PRCC members at Windfall Farms

PHOTOS: Top: Adam Torgerson; Inset top: Chaz Roberts; Inset bottom: Linda Sanpei

–continued from page 59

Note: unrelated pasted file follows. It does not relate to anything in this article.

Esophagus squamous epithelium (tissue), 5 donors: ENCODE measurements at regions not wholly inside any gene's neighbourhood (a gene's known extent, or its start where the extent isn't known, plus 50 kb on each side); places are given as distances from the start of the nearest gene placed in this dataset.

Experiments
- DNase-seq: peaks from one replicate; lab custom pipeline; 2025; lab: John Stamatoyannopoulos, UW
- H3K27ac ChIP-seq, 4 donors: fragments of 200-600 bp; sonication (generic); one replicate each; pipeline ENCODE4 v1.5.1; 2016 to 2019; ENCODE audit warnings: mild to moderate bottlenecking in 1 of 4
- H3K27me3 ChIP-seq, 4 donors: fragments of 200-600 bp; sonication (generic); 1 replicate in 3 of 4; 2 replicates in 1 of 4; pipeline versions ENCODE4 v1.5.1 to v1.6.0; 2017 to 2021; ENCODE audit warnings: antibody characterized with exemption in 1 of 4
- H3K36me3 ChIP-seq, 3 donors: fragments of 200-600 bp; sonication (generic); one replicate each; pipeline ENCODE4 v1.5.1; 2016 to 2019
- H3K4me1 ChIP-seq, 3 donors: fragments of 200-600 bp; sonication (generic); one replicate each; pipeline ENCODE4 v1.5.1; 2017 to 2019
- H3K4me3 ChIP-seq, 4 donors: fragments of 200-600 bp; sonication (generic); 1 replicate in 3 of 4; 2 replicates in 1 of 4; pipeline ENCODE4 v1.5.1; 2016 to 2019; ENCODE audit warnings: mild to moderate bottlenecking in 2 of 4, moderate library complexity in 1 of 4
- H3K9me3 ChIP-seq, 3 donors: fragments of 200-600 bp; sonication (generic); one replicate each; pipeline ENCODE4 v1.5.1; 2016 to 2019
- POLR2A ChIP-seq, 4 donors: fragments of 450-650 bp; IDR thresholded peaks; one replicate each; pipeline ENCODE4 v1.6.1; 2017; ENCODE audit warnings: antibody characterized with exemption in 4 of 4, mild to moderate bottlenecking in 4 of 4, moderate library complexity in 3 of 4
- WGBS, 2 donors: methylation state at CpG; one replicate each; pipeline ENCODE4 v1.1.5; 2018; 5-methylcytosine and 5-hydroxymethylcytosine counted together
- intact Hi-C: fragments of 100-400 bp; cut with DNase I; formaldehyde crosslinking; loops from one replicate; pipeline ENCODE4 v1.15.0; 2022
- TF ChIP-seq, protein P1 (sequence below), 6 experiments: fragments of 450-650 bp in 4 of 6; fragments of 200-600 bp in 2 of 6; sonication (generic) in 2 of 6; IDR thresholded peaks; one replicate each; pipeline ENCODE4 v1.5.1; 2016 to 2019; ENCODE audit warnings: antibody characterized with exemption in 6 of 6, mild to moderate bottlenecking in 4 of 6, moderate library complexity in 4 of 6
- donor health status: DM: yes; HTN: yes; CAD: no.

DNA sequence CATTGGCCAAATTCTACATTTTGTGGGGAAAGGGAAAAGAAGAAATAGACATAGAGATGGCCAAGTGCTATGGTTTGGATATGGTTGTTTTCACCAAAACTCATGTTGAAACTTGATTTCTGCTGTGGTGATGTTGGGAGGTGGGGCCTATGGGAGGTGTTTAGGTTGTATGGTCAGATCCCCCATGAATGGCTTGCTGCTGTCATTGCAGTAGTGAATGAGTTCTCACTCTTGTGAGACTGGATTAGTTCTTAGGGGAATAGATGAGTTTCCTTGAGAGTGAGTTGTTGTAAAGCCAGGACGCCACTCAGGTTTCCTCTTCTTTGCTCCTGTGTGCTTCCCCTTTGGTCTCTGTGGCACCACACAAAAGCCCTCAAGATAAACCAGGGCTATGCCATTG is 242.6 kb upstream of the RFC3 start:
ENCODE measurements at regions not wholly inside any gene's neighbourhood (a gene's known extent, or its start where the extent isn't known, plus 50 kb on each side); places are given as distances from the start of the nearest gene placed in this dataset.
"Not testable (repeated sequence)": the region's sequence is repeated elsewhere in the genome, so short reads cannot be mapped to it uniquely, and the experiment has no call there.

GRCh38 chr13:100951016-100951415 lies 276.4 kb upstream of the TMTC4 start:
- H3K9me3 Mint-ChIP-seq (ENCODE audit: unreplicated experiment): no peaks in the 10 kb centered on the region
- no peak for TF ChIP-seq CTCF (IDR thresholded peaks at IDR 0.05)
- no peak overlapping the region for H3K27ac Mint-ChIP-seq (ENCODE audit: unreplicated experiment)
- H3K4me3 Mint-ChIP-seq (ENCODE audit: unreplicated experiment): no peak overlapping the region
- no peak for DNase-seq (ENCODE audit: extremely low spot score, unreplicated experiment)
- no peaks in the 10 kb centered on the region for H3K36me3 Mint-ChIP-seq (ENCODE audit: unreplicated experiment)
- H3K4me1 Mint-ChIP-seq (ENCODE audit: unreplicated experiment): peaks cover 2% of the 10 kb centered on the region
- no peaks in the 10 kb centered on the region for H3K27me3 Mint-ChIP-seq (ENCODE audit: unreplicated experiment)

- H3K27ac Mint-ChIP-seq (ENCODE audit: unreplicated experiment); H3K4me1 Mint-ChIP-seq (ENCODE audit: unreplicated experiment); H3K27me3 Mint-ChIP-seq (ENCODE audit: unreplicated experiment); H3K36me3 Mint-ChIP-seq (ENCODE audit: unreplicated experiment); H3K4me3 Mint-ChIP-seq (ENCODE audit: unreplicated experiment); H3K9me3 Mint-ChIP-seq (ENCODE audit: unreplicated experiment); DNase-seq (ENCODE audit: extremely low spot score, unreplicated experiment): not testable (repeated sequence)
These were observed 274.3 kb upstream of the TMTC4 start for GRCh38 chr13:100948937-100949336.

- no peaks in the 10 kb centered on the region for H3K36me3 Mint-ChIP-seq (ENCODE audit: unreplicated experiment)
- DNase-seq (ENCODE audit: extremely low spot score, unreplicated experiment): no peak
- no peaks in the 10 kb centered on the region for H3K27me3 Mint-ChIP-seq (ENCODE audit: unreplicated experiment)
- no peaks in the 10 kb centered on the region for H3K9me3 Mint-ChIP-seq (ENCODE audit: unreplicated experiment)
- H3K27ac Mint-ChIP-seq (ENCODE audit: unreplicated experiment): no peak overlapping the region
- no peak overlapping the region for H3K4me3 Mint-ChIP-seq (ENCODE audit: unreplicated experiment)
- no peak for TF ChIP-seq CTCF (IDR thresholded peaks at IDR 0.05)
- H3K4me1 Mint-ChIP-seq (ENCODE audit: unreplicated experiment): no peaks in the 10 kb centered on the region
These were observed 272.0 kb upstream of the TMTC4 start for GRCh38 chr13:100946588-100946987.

We’re big fans of Paso Robles wines. As a region, it is producing some truly great cabernets and Bordeaux varietals and blends. What’s particularly great about it is that, for Southern Californians, it doesn’t involve the arduous trek that Napa does. With just a few hours of driving, you can be in the glorious Central Coast countryside with its oak-studded rolling hills, a patchwork vista clothed in grapevines. This month there’s a particularly good reason to go, as wine trade organization PRCC is holding its inaugural event,“Paso CABS of Distinction.” PRCC stands for Paso Robles Cabernet and Bordeaux Collective, and the event takes place the weekend of April 26 and 27.The aim is to showcase the quality and ageworthiness [description of a wine past its youth but not mature] of Paso’s Bordeaux blends and varietals, namely cabernets sauvignon and franc, merlot, petit verdot and malbec.The weekend includes winemaker dinners at key Paso restaurants, and a grand tasting afternoon with music performances and artisanal food purveyors at Windfall Farms on Saturday from 10 a.m. to 2 p.m. Among the excellent wineries taking part are Justin Vineyards and Winery, Eberle Winery and HammerSky Vineyards and Inn. Paso has some very charming bed-and-breakfast accommodations, the recently refurbished Paso Robles Inn being a good choice for those who want to be in the middle of it all. HammerSky Inn offers a chance to stay at a very pretty vineyard property that’s over 100 years old. There are also a good number of VRBOs in the Paso area should you fancy gathering a group of friends for a fun weekend. Tickets to the event cost $95 and are available at pasoroblescab.com. — B.T.